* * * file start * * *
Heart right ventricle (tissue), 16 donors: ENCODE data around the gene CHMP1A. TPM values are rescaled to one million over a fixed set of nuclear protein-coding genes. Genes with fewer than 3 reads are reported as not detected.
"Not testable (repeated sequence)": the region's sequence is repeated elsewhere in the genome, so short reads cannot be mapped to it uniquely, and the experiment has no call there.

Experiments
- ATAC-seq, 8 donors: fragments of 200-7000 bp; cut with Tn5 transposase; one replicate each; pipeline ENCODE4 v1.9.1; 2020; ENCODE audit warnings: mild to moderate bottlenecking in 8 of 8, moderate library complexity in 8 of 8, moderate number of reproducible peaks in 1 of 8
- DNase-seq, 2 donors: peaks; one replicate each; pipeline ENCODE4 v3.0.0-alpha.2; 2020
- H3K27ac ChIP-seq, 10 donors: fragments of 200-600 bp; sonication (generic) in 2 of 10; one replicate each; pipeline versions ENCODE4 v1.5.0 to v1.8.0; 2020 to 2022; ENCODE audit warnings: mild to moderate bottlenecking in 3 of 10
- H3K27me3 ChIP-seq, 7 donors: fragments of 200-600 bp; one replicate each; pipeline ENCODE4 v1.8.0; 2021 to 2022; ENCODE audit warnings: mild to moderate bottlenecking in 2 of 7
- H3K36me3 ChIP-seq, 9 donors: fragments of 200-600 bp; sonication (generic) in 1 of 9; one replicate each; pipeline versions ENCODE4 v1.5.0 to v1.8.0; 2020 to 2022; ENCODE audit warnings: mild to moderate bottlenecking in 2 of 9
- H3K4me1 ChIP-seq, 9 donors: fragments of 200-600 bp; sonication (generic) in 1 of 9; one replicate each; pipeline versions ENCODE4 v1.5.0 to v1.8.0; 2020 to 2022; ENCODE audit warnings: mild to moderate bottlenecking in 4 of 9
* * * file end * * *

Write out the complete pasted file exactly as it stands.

Heart right ventricle (tissue), 16 donors: ENCODE data around the gene CHMP1A. TPM values are rescaled to one million over a fixed set of nuclear protein-coding genes. Genes with fewer than 3 reads are reported as not detected.
"Not testable (repeated sequence)": the region's sequence is repeated elsewhere in the genome, so short reads cannot be mapped to it uniquely, and the experiment has no call there.

Experiments
- ATAC-seq, 8 donors: fragments of 200-7000 bp; cut with Tn5 transposase; one replicate each; pipeline ENCODE4 v1.9.1; 2020; ENCODE audit warnings: mild to moderate bottlenecking in 8 of 8, moderate library complexity in 8 of 8, moderate number of reproducible peaks in 1 of 8
- DNase-seq, 2 donors: peaks; one replicate each; pipeline ENCODE4 v3.0.0-alpha.2; 2020
- H3K27ac ChIP-seq, 10 donors: fragments of 200-600 bp; sonication (generic) in 2 of 10; one replicate each; pipeline versions ENCODE4 v1.5.0 to v1.8.0; 2020 to 2022; ENCODE audit warnings: mild to moderate bottlenecking in 3 of 10
- H3K27me3 ChIP-seq, 7 donors: fragments of 200-600 bp; one replicate each; pipeline ENCODE4 v1.8.0; 2021 to 2022; ENCODE audit warnings: mild to moderate bottlenecking in 2 of 7
- H3K36me3 ChIP-seq, 9 donors: fragments of 200-600 bp; sonication (generic) in 1 of 9; one replicate each; pipeline versions ENCODE4 v1.5.0 to v1.8.0; 2020 to 2022; ENCODE audit warnings: mild to moderate bottlenecking in 2 of 9
- H3K4me1 ChIP-seq, 9 donors: fragments of 200-600 bp; sonication (generic) in 1 of 9; one replicate each; pipeline versions ENCODE4 v1.5.0 to v1.8.0; 2020 to 2022; ENCODE audit warnings: mild to moderate bottlenecking in 4 of 9